WHAT CPU ARE YOU RUNNING?

sorry for the caps, but that is the most important part to consider when on the fence about upgrading vs new pc. You can easily get upgraded graphics cards, memory, and hard drives....the cpu is the most proprietary slot. If its fast enough, just upgrade like you are. If its not you may want to buy a new pc(or MB/CPU combo and build a new PC)

high_revs
01-04-2011, 2:30 PM
He has 512MB not KB.

ooppsie.. LOL i meant Mb. :)

512K?? reminds me of my old 386sx. :D

Barbarossa
01-04-2011, 3:25 PM
winultilities (http://download.cnet.com/WinUtilities-Free-Edition/3000-18512_4-75021441.html)


I've had great luck with the above program, to just do simple routine maintenance.

five.five-six
01-04-2011, 3:33 PM
You would probably be better off replacing the system.

I charge a flat rate $100 to copy customer data off the drive, format and reinstall the OS, and then copy the data back on. That is dirt cheap, but it has to be because I can't charge more due to the fact that the client could buy a new computer for not much more.
normaly the new case will have an empty drive bay, I just take the old drive out of the old machine and put it in the new box... $100 seems fair for that



OP, go to curical.com

click "scan my computer"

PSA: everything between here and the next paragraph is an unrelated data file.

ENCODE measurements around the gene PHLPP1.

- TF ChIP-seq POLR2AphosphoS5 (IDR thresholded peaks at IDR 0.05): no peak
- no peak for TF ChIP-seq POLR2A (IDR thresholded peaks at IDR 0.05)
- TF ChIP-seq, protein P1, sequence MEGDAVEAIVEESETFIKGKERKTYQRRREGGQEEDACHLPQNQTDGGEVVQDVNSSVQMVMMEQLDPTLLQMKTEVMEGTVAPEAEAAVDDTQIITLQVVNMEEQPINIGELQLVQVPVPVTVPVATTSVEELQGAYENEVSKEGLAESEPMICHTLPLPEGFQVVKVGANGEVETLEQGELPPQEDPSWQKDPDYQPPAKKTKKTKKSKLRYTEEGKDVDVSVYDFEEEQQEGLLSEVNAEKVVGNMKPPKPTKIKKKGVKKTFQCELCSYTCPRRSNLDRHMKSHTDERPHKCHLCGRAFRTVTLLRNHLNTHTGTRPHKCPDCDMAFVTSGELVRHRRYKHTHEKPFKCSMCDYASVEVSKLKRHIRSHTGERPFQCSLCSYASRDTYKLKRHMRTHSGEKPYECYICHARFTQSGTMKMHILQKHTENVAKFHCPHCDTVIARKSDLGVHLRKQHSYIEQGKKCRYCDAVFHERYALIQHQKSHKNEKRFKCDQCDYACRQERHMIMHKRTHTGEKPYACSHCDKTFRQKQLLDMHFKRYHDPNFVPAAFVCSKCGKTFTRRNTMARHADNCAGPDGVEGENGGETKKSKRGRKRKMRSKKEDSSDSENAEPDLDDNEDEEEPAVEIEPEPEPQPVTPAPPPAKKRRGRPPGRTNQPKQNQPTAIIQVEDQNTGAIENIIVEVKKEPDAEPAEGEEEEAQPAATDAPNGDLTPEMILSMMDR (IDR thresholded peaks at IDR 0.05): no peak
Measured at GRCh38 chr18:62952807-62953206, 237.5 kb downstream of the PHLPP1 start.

then

click "download the scanner"

fallow the prompts, then print the findings and go to frys

energizer
01-04-2011, 6:44 PM
Dell Dimension 3100 will take 2x ddr2 1GB modules. $40 is a fair price depending from where you get them.

Stick with brands like Corsair, Crucial, Kingston. Sometime you can get Samsung Original Modules from OEMs.

Later if you feel that your machine is slower, convert it to Linux.



I currently have a Dell Dimension 3100. It has become slow over the last couple of years. I looked online and can upgrade to 2 gigs of memory for 40 bucks. It currently has 512 kb.

The pc has two internal slots currently occupied.by the dual 256 cards. I have no.other slots. When replacing those cards, will I lose anything on my hard drive?

I hope this all made sense.

cherylfoster
01-05-2011, 10:05 AM
You may be better just to replace the system, increasing RAM will not do much to speed up more than 3 years old machine. More likely to be infected with adware / spyware. Malwarebytes running like it should be noted on this point. In any case, if you upgrade the memory to ensure you get the correct type of the machine.

UltraLNW
01-05-2011, 11:13 AM
Replace the system - here's why:

1. Your CPU is likely not a dual or quad core - going from single to mult-core is like going from a Le Car to a Porsche.